Q: Do you have any advice to anyone beginning the recruiting cycle in general?

A: I would say stay open-minded. And don't be afraid to keep your scope quite broad because a lot of people come into college saying I'm gonna do this, or I'm gonna do consulting. I don't know the exact statistics for people changing their mind, but it has to be a high percentage. So just keep an open mind and don't take anybody else's word. Why would you take someone's word for what consulting is like when you can literally just go into a case interview yourself? Case interview books are very representative of the types of problems that consultants will be solving. Like, if you want to look for specifics, they're available. It's not like these things are secret. So why would you listen to what someone else is claiming? I imagine it's similar for other fields like investment banking, software engineering, law school, med school, and other paths. 

At Penn, you have peers who can give you the resources that you need. Like I said, I went to older people who were working in consulting and they gave me case books and cases from the companies that they worked at, and they walked me through them. You have the resources, and you don't have to be in some special club in order to get them. So you're hurting yourself by not at least taking a look at them and forming your own opinion of them.

Q: How did you reach out to these older people?

A: They were people I knew, whether they were TAs, people in my fraternity, or people in DP. I remember at the time, the business manager of the DP was a senior and I was a freshman or sophomore. I reached out to her because she was working in banking. So you will run into people who know about these things in any club out there.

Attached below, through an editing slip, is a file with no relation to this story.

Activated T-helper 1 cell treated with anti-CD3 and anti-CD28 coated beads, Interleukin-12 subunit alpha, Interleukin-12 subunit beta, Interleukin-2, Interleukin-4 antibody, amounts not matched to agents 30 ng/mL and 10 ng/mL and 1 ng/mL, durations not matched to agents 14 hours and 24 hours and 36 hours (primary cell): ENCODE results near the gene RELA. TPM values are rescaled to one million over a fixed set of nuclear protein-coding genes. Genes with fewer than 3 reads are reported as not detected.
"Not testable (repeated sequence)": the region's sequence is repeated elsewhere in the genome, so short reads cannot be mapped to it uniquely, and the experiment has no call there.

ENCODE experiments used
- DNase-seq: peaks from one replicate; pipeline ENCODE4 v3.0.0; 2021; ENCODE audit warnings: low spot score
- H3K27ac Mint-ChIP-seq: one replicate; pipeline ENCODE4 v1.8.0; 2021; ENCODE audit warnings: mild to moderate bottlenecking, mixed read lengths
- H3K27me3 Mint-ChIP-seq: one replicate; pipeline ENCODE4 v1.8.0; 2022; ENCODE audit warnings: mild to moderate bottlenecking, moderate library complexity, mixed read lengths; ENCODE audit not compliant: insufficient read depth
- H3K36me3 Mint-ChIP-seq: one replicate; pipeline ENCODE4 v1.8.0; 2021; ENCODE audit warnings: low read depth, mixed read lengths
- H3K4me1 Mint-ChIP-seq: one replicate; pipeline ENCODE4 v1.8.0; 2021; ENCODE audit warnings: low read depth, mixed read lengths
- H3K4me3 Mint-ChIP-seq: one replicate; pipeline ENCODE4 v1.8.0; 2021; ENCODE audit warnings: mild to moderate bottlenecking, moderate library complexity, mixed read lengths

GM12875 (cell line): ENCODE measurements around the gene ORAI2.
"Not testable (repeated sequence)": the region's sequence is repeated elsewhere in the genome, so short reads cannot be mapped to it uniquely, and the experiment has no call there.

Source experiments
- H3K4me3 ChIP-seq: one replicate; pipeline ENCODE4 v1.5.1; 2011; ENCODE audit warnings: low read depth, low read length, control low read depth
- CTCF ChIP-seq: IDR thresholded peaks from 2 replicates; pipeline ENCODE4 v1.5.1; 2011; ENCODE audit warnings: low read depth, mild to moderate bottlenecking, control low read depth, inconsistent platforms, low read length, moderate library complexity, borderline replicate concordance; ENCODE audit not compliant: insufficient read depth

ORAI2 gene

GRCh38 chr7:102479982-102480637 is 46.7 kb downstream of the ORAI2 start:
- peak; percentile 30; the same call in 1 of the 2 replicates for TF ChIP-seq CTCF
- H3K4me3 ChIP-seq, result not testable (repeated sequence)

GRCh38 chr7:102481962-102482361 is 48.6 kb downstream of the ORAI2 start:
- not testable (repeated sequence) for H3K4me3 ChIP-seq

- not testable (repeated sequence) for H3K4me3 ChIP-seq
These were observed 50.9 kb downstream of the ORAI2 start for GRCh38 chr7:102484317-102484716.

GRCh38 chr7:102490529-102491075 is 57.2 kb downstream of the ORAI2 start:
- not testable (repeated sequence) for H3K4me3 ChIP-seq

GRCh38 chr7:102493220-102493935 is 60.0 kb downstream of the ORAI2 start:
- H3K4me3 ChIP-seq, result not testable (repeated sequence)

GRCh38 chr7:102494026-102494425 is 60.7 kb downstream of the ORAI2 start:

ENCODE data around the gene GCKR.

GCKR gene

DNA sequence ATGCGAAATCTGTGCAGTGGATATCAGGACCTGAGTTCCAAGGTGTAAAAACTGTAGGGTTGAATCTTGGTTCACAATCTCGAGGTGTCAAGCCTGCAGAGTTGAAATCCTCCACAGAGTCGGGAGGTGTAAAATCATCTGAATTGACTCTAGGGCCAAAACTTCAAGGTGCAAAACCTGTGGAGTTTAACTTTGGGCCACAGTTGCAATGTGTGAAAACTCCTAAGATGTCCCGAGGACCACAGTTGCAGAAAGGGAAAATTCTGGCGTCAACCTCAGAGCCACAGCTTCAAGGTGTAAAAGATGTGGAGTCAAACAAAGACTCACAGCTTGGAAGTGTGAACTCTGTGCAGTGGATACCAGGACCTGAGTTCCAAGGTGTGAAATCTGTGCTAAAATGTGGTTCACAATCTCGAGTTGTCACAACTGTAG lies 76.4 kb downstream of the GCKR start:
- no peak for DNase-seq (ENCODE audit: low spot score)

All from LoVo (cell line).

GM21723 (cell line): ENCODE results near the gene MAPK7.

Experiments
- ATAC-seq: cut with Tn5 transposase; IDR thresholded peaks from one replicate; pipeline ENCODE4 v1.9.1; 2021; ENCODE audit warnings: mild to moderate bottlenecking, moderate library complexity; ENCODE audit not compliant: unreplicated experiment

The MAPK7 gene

Q: Is there anything you wish you did differently during the recruiting process? 

A: Yeah, I think my biggest regret is how I managed the timeline of recruiting. I've heard that the timelines for recruiting opportunities have changed significantly in the past year or two, but back when I was recruiting it used to be, investment banking recruiting was March through almost July. And consulting recruiting was the last week of August into September or the first week of October. But that gives you the opportunity to actually recruit for both and put a full effort into both. 

In terms of maximizing my opportunities, I wish I had put more of an effort into doing both because I really only put full effort into consulting and I didn't really put a lot of effort into investment banking, which looking back was a bit unwise. I just cut my opportunities in half. If you like consulting, investment banking doesn’t matter. But at the end of the day, you're a sophomore or junior and either of those two experiences, at least for an internship, would be very beneficial. It doesn't make sense and it doesn't make sense to be picky either. You have a very low rate of getting into whatever the top firms that you want to get into anyway. 

I ended up regretting not focusing more on investment banking when I was going through consulting recruiting because if I didn’t get something there, I already passed one good opportunity. It's hard to do both, but if you can, I'd say it's worth it. 

For a full time job it's a little bit different, but especially for internships when you're a sophomore, you probably don’t know the difference or if you like one thing over the other. So you should maximize your opportunities for both because it's not like you're taking resources away from one and putting them to the other because the timelines don't really overlap, at least back then I recruited.

Q: So, would you advise others to take as many opportunities as they can?

A: Yes, because statistically speaking, I'd imagine recruiting is similar to getting into an Ivy League school. You're competing against a really talented pool. Qualified, or even overqualified candidates get rejected. So the statistics are against you. You shouldn’t limit yourself because you think you like one thing more than another when in fact, you really probably don't know and you're just saying that because you think it'll hurt your chances if you don't focus all of your efforts on one. You've got to play the odds and maximize your opportunities from a numbers perspective.